(CN) — U.S. wholesale prices posted their biggest monthly drop on record in April, as the coronavirus pandemic pushed down demand and inflation pressures.
The government’s producer price index, which measures costs before goods reach the consumer marketplace, fell 1.3% last month and 1.2% from a year ago. The monthly decline is the largest drop since tracking began in December 2009 and the annual decline is the biggest since November 2015.
The change can be traced to a 3.3% decrease in prices of goods overall – including a massive 56% decline in wholesale gasoline costs – and a 0.2% drop in the cost of services.
The historically cheap gas prices are linked to a huge drop-off in travel as the pandemic forced governors across the country to issue stay-at-home orders. So far, over 1.3 million Americans have been infected with Covid-19, the respiratory disease caused by the new coronavirus, and more than 82,000 have died.
Excluding the volatile food, energy and trade services categories, so-called core wholesale prices dropped 0.9% in April and are down 0.3% from this time last year, marking the first 12-month decrease since the government started tracking the numbers, according to a Labor Department report released Wednesday.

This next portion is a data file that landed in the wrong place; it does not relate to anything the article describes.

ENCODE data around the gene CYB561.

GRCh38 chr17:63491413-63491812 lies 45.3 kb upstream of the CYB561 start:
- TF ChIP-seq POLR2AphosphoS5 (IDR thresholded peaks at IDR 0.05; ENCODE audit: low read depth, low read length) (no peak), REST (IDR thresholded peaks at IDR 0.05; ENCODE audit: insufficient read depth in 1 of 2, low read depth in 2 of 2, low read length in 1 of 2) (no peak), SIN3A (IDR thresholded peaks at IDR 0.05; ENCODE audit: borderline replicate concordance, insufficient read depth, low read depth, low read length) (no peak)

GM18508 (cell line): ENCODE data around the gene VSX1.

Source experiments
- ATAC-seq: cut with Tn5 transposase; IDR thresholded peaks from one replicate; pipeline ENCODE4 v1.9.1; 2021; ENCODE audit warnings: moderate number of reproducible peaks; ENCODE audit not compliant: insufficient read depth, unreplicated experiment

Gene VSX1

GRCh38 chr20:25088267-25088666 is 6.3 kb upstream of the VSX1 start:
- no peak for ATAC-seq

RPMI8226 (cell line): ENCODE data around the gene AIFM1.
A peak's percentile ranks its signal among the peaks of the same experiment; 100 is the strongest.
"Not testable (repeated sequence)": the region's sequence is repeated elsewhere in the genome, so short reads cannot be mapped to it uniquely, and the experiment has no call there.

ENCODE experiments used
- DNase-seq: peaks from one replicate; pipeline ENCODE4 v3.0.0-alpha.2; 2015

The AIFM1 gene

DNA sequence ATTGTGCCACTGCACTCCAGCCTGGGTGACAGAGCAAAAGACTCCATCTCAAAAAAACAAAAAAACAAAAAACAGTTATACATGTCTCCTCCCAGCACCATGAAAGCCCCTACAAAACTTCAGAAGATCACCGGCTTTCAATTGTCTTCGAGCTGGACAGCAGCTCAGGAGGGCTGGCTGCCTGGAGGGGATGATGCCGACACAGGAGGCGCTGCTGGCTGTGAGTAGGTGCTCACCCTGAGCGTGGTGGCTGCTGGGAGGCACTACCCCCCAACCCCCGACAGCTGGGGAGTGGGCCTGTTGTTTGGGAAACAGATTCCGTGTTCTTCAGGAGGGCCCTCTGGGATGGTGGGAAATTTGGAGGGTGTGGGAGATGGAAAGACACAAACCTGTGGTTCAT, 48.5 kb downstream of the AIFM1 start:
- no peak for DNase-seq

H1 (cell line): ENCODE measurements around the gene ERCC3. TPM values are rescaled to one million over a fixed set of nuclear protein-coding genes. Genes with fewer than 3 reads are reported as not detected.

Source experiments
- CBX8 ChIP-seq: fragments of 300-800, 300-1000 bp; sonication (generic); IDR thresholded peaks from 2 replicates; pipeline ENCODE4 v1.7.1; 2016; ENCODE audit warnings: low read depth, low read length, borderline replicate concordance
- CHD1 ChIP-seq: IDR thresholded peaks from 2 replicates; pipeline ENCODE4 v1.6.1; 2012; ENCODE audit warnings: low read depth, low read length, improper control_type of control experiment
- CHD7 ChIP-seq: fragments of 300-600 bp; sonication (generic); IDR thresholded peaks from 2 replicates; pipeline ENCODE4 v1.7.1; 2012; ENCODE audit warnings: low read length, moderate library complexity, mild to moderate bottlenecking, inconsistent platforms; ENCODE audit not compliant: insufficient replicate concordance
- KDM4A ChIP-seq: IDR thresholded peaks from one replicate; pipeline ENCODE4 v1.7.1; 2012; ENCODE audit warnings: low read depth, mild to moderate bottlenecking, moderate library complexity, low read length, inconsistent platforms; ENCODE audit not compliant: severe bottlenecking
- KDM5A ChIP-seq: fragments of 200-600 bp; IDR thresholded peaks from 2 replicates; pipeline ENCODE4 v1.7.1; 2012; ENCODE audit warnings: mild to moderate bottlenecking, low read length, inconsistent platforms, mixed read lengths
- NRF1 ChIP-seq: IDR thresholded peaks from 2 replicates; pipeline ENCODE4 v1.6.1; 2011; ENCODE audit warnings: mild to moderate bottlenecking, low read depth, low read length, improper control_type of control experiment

The annual decline in wholesale prices last month is in stark contrast to the Federal Reserve’s 2% yearly inflation growth target. The central bank already slashed its benchmark short-term rate to a range of 0% to 0.25% in March as the Covid-19 crisis outbreak began to take hold of the U.S. economy, and it declined Wednesday to cut interest rates to below zero.
Joel Naroff of Naroff Economic Advisors said decelerating inflation is “likely to be with us for a while.”
“Looking into the future, intermediate costs, especially for unprocessed goods, were off significantly and that points to continued downward pressure on producer and possibly consumer prices,” he said.
The report on wholesale prices comes a day after the Labor Department reported that the consumer price index — another measure of inflation that tracks changes in what American shoppers pay for a wide range of products — fell 0.8% in April and are up just 0.3% from the same time a year ago.
Not counting the always volatile food and energy categories, so-called core consumer prices dropped 0.4% last month — the largest monthly decline on record — and are up 1.4% from a year ago.
Michael Pearce, senior U.S. economist at Capital Economics, said the monthly decline in core consumer prices “was largely due to very big declines in the most-affected components linked to travel and tourism,” like hotel rates and airfare.
“It is not indicative of a broader deflation,” Pearce said.
Naroff said the decline “looks a lot more positive on the surface than in reality.”
“The majority of the drop came from energy. Excluding energy, costs fell modestly,” he said. “When you are living on savings and unemployment, the key expense is food, and that was where prices surged.”
Consumer food prices were up 1.5% in April, compared to a 0.3% increase the month before.